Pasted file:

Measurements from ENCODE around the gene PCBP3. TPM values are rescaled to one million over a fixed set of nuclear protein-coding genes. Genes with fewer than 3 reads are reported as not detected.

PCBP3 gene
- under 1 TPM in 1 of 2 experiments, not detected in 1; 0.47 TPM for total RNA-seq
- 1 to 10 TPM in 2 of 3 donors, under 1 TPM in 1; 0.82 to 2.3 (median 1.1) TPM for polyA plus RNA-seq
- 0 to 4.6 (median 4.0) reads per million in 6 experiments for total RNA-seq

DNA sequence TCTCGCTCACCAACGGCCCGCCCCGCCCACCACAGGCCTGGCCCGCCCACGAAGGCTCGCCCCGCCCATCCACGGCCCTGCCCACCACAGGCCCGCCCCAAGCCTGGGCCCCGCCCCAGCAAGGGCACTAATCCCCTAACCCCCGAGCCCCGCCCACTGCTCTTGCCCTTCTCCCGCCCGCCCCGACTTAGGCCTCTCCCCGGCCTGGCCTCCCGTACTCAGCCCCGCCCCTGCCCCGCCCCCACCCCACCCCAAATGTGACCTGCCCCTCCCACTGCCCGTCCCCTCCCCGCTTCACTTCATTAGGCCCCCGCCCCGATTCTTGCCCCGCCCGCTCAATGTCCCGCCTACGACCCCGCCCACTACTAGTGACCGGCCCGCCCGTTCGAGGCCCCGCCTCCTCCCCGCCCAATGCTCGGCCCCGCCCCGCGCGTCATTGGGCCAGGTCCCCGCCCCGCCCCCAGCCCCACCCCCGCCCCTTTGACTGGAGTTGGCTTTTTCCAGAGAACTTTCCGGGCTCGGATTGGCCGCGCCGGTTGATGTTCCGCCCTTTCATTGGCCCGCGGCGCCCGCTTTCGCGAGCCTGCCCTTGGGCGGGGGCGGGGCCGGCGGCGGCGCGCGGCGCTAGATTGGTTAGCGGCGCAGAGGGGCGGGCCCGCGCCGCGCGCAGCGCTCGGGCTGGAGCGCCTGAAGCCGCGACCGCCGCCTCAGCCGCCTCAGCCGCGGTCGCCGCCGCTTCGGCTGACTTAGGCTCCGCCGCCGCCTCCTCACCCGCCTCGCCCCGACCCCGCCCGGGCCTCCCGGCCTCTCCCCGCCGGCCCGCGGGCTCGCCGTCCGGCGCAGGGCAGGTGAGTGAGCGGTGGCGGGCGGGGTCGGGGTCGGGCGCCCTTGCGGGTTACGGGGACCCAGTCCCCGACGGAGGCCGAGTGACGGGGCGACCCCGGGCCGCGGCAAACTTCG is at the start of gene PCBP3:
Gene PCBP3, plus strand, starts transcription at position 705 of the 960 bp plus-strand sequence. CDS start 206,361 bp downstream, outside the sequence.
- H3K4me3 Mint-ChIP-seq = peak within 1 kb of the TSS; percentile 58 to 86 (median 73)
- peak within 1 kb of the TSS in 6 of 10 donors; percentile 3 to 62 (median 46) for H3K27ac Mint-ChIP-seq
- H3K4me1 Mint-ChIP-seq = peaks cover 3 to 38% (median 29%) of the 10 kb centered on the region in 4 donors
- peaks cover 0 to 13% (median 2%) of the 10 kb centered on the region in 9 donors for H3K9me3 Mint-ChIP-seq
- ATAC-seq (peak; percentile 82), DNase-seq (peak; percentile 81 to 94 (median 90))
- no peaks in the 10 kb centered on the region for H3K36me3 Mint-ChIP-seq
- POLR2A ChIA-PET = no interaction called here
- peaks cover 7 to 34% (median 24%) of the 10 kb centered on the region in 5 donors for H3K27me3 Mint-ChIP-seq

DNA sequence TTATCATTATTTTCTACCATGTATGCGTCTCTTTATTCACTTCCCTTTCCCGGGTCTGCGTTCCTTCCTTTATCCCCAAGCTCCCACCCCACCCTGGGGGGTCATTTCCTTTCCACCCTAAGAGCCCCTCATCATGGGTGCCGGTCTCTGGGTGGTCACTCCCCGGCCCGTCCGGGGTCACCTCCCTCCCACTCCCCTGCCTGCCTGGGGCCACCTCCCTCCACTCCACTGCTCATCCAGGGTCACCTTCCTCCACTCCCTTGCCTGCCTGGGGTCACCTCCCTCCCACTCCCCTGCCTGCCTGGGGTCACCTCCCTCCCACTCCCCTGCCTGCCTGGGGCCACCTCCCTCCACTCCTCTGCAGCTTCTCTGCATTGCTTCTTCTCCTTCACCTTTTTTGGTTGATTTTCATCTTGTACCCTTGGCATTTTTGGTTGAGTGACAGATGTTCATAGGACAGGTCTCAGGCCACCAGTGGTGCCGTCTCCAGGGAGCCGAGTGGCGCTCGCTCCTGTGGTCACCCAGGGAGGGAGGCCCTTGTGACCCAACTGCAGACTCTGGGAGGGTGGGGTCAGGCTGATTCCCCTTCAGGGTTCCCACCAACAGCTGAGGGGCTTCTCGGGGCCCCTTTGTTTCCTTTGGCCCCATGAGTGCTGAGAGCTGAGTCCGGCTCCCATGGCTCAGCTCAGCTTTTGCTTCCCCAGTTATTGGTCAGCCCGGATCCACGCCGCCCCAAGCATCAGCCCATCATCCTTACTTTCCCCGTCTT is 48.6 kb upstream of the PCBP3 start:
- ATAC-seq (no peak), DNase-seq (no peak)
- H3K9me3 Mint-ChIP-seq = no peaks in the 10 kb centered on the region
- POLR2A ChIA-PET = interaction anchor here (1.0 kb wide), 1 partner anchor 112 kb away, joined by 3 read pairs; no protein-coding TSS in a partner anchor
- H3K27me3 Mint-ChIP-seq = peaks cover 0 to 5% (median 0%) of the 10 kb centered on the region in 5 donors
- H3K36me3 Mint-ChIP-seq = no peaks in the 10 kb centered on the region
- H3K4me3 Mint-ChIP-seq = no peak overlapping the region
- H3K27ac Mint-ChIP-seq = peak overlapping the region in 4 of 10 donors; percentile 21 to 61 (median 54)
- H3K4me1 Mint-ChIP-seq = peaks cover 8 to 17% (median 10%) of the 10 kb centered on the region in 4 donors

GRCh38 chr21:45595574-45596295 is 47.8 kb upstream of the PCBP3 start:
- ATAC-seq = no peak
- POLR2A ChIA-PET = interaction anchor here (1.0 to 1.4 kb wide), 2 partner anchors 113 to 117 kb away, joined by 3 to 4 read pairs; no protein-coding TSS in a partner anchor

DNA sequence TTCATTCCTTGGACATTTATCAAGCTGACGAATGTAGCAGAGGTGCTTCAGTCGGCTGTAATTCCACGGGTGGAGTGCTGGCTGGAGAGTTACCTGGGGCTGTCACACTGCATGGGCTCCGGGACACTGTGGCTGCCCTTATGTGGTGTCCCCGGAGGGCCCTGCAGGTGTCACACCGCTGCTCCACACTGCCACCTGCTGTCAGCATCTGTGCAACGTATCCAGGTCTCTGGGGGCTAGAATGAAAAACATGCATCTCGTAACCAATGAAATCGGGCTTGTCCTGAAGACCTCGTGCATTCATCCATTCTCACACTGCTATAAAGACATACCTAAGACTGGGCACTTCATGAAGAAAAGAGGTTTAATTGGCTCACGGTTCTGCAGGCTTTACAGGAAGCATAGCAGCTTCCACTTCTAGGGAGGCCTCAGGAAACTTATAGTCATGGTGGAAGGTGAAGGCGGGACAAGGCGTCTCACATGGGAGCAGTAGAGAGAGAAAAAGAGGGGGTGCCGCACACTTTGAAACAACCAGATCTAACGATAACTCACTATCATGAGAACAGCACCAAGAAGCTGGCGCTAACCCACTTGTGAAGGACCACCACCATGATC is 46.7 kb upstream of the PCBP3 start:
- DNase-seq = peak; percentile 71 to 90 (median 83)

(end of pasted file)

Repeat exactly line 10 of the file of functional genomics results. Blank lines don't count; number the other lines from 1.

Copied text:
- H3K4me1 Mint-ChIP-seq = peaks cover 3 to 38% (median 29%) of the 10 kb centered on the region in 4 donors